An optical computer (also known as a photonic computer) is a computer that manipulates, stores, and transmits data using light rather than electricity (i.e., photons rather than electrons). It is a device that performs digital computations by using photons in visible light or infrared (IR) beams rather than electric current.
Photons and electrons have fundamentally different physical properties, and researchers have attempted to use these differences to create computers with greater performance and/or capabilities than electronic computers.
Electric current moves at only about 10% of the speed of light. This constrains the rate at which data can be exchanged over long distances and is one of the factors that prompted the development of optical fiber. By leveraging some of the benefits of visible and/or infrared networks at the device and component levels, a computer that can perform operations ten or more times faster than a conventional electronic computer could be developed someday.
Optical computing can be used to perform a variety of operations on signals. Several processing operations have proven to be more efficient with optical techniques than their electronic counterparts. These include Fourier transforms, convolution, correlation, and spectrum analysis. However, optical signal processors are inflexible compared with electronic computers.
Optical computing can be applied in several areas, including:
Devices such as synthetic aperture radar [SARI optical transistor, optical turing machine, antiballistic missile (ABM), and optical correlators use the principles of optical computing.
Fiber-optic communications, fiber-optical local area networks, and digital communications have all evolved due to optical computing, with fiber optic data transmission becoming commonplace. Optical fibers enable optical interconnections and devices. They are EMI-resistant and have largely replaced metallic wired media. Optic computing technology has no rival in telecommunications with optical fibers and cables, wavelength-division multiplexing (WDM), optical amplifiers, and switches. The ultimate goal is a “photonic network.”
Digital optical computing
To compete effectively with digital electronic computers, much research has been directed toward digital optical computing. The foundation of this application is a digital computing scheme. Information is represented by discrete signals and processed similarly to digital electronics. As a result, digital optical computing is well suited to collaborating with current electronic technologies.
This is appealing due to its high switching speed potential and compatibility with fiber-optic communication links. It is essentially an optical analog of electronic integrated circuits on a planar scale. Integrated optics technology can create planar arrays of guided-wave structures, electro-optic devices, sources, and detectors. Integrated optics devices are capable of the same logic and signal processing as semiconductor chips. Massive parallel processing, medical imaging, and optical supercomputer are some of the other applications.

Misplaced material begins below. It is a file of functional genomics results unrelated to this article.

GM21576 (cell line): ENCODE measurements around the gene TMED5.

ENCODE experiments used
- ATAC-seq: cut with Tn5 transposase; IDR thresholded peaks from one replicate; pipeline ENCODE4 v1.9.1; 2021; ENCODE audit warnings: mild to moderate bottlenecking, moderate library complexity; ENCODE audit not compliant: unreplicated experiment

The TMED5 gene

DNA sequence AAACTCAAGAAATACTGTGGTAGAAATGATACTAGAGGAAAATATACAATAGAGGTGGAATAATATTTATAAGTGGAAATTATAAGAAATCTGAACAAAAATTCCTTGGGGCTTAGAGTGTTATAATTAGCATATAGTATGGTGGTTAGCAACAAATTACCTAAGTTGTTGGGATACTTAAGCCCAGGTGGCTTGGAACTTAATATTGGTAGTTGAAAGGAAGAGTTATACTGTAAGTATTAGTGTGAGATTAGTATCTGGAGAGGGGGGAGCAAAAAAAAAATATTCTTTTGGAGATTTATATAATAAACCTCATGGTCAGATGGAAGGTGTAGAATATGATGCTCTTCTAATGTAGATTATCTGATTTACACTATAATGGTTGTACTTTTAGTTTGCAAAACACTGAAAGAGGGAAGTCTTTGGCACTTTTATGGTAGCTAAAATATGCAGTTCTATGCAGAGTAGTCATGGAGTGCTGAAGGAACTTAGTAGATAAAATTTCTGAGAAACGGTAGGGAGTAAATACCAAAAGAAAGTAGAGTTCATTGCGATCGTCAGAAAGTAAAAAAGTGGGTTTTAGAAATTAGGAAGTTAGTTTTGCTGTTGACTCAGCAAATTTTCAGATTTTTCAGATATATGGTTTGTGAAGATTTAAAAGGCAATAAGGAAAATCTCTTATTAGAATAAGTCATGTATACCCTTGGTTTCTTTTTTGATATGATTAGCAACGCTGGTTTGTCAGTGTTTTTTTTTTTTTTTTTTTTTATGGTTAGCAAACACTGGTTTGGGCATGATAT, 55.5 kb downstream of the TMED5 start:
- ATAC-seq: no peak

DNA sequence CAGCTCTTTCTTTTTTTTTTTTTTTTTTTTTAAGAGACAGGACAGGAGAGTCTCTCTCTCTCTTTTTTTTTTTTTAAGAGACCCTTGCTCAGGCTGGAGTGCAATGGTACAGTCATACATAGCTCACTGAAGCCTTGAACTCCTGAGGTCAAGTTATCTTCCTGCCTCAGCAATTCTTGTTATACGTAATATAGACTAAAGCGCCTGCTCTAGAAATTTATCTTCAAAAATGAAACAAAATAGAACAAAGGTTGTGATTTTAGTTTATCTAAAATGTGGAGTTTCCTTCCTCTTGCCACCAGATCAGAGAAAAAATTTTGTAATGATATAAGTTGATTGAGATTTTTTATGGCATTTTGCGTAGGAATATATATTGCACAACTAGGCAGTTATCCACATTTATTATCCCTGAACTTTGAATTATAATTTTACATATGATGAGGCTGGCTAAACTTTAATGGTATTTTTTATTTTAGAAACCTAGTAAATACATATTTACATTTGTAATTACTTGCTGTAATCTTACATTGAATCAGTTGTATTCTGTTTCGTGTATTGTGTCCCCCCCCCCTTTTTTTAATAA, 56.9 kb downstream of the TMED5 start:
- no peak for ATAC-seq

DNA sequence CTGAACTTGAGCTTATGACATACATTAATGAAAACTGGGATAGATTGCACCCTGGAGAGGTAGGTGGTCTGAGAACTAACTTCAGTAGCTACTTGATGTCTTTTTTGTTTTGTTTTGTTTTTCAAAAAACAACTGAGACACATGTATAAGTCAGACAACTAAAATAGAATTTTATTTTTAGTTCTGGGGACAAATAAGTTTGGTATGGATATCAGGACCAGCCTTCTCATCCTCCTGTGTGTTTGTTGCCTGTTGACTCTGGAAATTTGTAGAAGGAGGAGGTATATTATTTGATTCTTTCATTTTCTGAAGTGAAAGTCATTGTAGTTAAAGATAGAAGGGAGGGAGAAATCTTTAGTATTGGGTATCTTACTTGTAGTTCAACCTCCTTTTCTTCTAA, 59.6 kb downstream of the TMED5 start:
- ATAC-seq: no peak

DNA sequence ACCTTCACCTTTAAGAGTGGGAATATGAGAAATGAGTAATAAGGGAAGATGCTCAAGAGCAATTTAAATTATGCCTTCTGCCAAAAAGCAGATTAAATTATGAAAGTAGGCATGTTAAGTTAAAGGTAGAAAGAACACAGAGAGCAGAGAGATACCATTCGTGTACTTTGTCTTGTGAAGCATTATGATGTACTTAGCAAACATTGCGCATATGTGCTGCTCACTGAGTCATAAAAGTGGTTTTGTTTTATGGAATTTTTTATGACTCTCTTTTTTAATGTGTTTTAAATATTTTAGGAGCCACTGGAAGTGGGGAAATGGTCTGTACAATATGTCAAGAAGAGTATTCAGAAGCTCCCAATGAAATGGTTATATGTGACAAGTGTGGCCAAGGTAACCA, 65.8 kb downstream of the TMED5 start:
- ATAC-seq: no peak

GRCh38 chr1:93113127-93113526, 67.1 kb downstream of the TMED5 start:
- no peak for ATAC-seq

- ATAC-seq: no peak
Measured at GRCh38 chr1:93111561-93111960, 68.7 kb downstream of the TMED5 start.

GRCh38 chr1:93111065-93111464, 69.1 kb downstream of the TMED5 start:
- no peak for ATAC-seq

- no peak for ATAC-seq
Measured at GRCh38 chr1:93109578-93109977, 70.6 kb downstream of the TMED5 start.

The main advantage of optical computing is the numerous advantages that optical interconnections and optical integrated circuits have over their electronic counterparts. Among the benefits of optical computing are:
- Optical computing is a minimum of one thousand to a hundred thousand times faster than today’s silicon machines.
- Optical storage will provide an extremely optimized way to store data, with space requirements far lesser than today’s silicon chips.
- Superfast searches through databases.
- Light inherently has a large information capacity. Compared with radiofrequency or microwaves used in conventional communication, light has thousands to millions of times information capacity.
- No short circuits, the light beam can cross each other without interfering with each other’s data.
- Lightweight beams will travel in parallel and have no limit to the variety of packets within the photonic circuits.
- The optical computer removes the bottleneck in the present-day communication system.
Optical computing systems differ significantly from electronic systems. As electronics approaches its natural technical limits, optics stands alone in providing massive parallelism. Optical computing allows for non-von Neumann architectures with various interconnection and communication mechanisms.
The fact that computation is a nonlinear process in which multiple signals must interact to compute the answer is a significant challenge for optical computing. As an electromagnetic wave, light can only interact with another electromagnetic wave when electrons are present in the material. This interaction is much weaker for electromagnetic wave light than for electronic signals in a traditional computer. As a result, the processing elements for an optical computer require higher power and larger dimensions than those for a conventional electronic computer based on transistors.